Analysts Question Wells' Loan-Loss Provision

The stock rose Wednesday, but some on the Street believes losses could be much steeper.
Author:
Publish date:

Wells Fargo's decision to set aside $1.4 billion for its most troubling loans may not be enough, analysts say.

The San Francisco bank said late Tuesday that it plans to record the

pretax provision in the fourth quarter and create a special fund to cover losses expected in about $12 billion worth of home-equity loans either purchased or originated through indirect channels, such as wholesale mortgage lending platforms and the correspondent channel.

Analysts wonder about the loss rates on the remaining $71.5 billion of home-equity loans that haven't been designated to the portfolio and why Wells Fargo only added a provision for their worst-performing loans.

"I'm just skeptical that the $1.4 billion is going to be enough over the next several quarters," says Christopher Mutascio, an analyst at Stifel Nicolaus, who has a hold rating on the company and cut his earning estimates for 2008 on Wells Fargo by 25 cents to $2.65 a share. "I'm not so sure that it's behind them. The loss rates in that non-liquidating portfolio are going to continue to rise," requiring Wells Fargo to continue to build its reserves.

Shares of the San Francisco bank surged 3% along with most of the financial sector Wednesday, in large part because of

Federal Reserve

Vice Chairman Donald Kohn's

dovish comments that boosted hopes for additional rate cuts.

Even so, Wells Fargo CFO Howard Atkins, speaking at an investor conference in New York on Wednesday, sought to assuage criticism like Mutascio's before it reached a crescendo.

"We are clearly not immune to the economic environment," Atkins said. "Our underlying business results have been good and at the high end of our peers."

Wells Fargo says that losses in this liquidating portfolio are expected to be about $1 billion over the course of 2008 and 2009 and that the loan writeoffs will lessen as the portfolio runs off.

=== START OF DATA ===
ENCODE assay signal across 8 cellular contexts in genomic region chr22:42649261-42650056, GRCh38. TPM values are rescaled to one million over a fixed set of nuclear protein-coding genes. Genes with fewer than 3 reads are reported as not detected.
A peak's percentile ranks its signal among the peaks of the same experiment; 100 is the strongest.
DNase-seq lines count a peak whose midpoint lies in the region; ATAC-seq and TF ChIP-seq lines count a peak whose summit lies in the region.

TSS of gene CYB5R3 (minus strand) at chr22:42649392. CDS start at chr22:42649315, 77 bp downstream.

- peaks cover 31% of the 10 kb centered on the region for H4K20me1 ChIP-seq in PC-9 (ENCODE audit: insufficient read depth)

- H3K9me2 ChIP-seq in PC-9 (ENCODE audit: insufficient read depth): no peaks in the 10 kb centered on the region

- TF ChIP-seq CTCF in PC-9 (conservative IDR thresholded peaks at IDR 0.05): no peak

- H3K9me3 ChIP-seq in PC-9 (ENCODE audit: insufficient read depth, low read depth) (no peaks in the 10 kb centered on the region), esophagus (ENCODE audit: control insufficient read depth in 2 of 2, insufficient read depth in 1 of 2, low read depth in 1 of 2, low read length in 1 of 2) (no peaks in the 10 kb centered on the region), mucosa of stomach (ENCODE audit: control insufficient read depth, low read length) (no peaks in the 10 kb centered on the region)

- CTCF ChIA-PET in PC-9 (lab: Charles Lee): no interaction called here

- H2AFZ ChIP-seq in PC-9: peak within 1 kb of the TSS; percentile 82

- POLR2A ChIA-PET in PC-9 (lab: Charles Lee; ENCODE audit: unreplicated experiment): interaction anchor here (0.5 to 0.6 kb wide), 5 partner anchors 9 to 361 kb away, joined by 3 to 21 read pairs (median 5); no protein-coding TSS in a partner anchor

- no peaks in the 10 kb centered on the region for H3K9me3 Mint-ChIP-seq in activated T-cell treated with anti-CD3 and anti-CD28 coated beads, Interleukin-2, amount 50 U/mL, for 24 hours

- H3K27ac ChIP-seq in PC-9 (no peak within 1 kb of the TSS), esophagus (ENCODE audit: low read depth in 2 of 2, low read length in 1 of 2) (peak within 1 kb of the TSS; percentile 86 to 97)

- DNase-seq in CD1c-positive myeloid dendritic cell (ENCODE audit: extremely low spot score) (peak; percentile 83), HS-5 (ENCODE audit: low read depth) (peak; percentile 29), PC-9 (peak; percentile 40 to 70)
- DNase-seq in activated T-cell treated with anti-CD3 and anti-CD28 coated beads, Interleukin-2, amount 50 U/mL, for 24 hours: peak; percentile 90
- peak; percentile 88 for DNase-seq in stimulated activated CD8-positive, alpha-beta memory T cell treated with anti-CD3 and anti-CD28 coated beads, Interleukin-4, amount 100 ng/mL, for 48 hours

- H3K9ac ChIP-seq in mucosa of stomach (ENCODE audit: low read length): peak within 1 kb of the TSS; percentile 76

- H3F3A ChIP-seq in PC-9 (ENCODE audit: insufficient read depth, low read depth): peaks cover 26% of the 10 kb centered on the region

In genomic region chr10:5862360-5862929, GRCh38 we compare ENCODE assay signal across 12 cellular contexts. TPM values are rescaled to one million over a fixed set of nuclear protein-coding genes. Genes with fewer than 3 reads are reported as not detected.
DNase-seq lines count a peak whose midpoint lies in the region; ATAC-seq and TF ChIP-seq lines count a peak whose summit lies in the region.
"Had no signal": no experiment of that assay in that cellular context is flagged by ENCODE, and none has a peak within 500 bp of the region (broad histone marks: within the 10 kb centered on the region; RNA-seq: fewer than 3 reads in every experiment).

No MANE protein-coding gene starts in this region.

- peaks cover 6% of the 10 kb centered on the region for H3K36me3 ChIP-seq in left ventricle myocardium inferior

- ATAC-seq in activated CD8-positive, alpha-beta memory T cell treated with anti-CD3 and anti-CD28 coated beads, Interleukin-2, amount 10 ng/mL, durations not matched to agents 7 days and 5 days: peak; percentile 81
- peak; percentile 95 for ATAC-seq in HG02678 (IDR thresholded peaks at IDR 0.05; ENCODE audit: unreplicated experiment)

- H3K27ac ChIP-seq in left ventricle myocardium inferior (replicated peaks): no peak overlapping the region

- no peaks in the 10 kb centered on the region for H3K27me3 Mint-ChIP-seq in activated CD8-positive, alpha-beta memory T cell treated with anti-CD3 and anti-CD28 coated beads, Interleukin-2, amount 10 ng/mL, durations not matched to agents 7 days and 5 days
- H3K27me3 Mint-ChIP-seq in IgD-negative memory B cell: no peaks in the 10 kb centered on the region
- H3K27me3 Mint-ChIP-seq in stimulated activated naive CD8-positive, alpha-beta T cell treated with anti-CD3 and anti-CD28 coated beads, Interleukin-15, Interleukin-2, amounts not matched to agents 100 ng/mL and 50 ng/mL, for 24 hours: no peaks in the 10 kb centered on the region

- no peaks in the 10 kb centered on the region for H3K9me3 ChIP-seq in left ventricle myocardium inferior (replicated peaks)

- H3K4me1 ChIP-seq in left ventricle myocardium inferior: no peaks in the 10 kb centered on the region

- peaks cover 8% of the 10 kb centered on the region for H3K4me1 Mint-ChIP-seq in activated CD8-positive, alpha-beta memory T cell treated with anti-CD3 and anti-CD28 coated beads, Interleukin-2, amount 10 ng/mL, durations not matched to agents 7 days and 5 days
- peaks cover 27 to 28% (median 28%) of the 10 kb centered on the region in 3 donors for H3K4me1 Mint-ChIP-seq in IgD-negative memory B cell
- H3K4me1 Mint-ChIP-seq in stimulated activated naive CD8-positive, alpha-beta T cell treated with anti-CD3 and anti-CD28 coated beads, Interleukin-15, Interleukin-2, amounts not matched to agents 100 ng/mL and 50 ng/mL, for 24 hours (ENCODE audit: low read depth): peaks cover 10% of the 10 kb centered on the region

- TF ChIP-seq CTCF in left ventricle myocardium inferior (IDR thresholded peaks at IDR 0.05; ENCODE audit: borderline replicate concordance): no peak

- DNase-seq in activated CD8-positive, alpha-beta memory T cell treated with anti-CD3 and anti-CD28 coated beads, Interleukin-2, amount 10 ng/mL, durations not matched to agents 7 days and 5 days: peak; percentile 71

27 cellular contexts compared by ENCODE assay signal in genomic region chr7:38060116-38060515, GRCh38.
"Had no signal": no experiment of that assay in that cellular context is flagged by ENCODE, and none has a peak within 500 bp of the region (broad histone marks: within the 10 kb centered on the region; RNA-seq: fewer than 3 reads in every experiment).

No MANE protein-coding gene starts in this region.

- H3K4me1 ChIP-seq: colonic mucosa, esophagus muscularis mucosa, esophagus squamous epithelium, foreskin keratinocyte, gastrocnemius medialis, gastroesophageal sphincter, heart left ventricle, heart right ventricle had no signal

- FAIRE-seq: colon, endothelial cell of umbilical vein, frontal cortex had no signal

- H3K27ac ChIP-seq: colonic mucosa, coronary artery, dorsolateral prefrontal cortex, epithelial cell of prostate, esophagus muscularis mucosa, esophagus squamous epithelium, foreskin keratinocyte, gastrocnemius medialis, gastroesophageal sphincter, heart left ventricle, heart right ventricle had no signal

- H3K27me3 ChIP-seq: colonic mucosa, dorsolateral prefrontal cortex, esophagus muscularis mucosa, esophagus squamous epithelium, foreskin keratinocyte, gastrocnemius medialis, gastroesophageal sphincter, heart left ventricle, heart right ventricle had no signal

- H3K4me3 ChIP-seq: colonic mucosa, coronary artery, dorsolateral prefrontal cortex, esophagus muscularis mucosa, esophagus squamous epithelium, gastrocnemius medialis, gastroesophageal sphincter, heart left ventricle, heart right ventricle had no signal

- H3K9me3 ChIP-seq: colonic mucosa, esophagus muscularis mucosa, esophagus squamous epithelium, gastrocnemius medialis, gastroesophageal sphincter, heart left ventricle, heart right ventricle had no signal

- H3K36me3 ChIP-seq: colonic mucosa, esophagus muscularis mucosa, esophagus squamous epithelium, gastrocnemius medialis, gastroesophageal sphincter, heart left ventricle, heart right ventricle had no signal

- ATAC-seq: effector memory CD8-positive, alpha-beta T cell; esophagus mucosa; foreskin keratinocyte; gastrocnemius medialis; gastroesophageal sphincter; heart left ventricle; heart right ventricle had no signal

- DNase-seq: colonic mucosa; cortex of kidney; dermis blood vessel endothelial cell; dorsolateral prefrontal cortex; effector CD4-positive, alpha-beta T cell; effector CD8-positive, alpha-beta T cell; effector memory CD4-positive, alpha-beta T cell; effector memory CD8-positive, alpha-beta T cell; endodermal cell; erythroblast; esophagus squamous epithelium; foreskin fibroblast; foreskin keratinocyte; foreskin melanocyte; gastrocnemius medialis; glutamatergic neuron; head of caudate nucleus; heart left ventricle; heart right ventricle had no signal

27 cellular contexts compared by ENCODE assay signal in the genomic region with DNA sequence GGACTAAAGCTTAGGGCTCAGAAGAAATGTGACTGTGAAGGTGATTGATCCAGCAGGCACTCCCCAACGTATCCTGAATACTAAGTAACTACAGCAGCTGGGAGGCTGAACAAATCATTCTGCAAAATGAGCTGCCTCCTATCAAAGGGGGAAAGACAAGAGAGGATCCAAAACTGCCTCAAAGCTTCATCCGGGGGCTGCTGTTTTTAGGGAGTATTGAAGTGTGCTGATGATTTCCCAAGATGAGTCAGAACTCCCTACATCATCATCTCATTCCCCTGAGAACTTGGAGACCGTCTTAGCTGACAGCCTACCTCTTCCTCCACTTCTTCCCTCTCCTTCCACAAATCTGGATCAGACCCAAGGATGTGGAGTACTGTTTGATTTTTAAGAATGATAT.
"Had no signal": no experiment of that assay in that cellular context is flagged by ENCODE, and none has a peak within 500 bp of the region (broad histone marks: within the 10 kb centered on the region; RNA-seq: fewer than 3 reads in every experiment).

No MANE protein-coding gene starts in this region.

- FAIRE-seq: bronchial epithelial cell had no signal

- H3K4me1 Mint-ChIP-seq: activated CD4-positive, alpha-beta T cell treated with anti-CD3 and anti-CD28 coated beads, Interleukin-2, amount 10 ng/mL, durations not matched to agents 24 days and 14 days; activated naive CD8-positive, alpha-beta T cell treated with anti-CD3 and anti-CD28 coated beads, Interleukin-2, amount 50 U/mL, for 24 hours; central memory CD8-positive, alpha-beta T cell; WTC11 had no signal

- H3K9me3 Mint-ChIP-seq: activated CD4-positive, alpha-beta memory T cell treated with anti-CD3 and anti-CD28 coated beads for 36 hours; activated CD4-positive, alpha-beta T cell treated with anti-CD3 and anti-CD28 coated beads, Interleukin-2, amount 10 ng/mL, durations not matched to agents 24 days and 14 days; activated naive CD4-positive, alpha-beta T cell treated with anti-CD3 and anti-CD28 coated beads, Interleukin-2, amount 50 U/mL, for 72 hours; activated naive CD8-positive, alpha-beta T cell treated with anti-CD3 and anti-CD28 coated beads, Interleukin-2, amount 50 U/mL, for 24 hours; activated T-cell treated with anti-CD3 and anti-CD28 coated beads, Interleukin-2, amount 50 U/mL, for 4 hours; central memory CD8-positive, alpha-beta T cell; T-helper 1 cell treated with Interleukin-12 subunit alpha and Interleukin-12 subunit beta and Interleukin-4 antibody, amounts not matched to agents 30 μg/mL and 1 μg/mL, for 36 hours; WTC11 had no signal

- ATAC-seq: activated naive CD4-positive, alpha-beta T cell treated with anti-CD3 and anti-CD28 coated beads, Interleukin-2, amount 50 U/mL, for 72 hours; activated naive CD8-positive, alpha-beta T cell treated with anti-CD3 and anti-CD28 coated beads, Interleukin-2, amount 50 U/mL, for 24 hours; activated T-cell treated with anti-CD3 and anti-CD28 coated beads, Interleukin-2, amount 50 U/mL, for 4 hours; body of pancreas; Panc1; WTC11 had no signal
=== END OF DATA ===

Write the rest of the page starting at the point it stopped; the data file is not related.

Wells Fargo said most of the $71.5 billion in loans in its total home-equity portfolio were originated in the bank's retail branches. The bank has ceased originating wholesale home equity loans where the combined loan-to-value ratio of the first and second mortgage is above 90% of the loan or where the second mortgage is not behind a Wells Fargo first mortgage, the bank says. It will continue to originate home equity loans directly through its retail branches.

It has also ceased doing business in the correspondent channel.

"The loans represent the highest risk to Wells Fargo," Atkins said. The special provision reflects higher losses because "the further deterioration in the outlook" of the housing market.

Atkins' comments come just two weeks after Wells Fargo's CEO John Stumpf said the U.S. housing slump is the worst since the Great Depression and that problems will persist through 2008.

Wells Fargo was considered one of the more protected banks in light of the mortgage crisis that has hammered rivals like

Countrywide Financial

(CFC)

and

Washington Mutual

(WM) - Get Report

, because it didn't dabble in some of the problem areas hitting the mortgage sector these days -- most notably exotic teaser rates and other low-documentation mortgages, as well as subprime mortgage-backed securities and collateralized debt obligations, or CDOs.

But Betsy Graseck, an analyst at Morgan Stanley, wrote in a note that a continued economic slump could quickly make things much worse for Wells.

"We cannot rule out the possibility that given higher home value deterioration than expected, additional

home-equity line of credits could shift to the 90%+

combined loan-to-value ratio area, raising

Wells Fargo's special liquidation portfolio" she wrote.

Moody's Investors Service said on Wednesday that it was evaluating Wells Fargo's loss assumptions with regard to its retail mortgage originations. The rating agency expects to complete the review next month.

"Moody's current view is that the losses on the remaining $71.5 billion home-equity portfolio will be modest," primarily because the loans were originated through Wells Fargo's retail network, and the bank finances both the first-lien and second-lien mortgages in a majority of cases, it says.

However, "if Moody's determines that our current loss assumptions on the home equity may be too low, negative rating pressures would emerge," Senior Vice President Sean Jones said in a statement. "Because of the sharp deterioration in the credit performance of mortgage loans, we are testing our assumption on the expected losses within the higher quality portions of Wells Fargo's directly originated home equity and near prime mortgages."

Some observers viewed Wells Fargo's actions in a more positive light.

"The brokered third-party home equity loans were the area of greatest risk for them," says Frank Barkocy, the director of research at Mendon Capital Advisors and the former director at hedge fund manager, Keefe Managers. "What they have done is isolated this portfolio."

"Their own loan originations

are still in excellent shape," Barkocy says. "There is always the concern -- is this it? Have they captured everything? But at least they've taken aggressive actions and they are taking steps to more meaningfully address the issues."

"Just from the performance in the stock today. ... I think it is almost a breath of fresh air that someone is taking an aggressive stance," he says.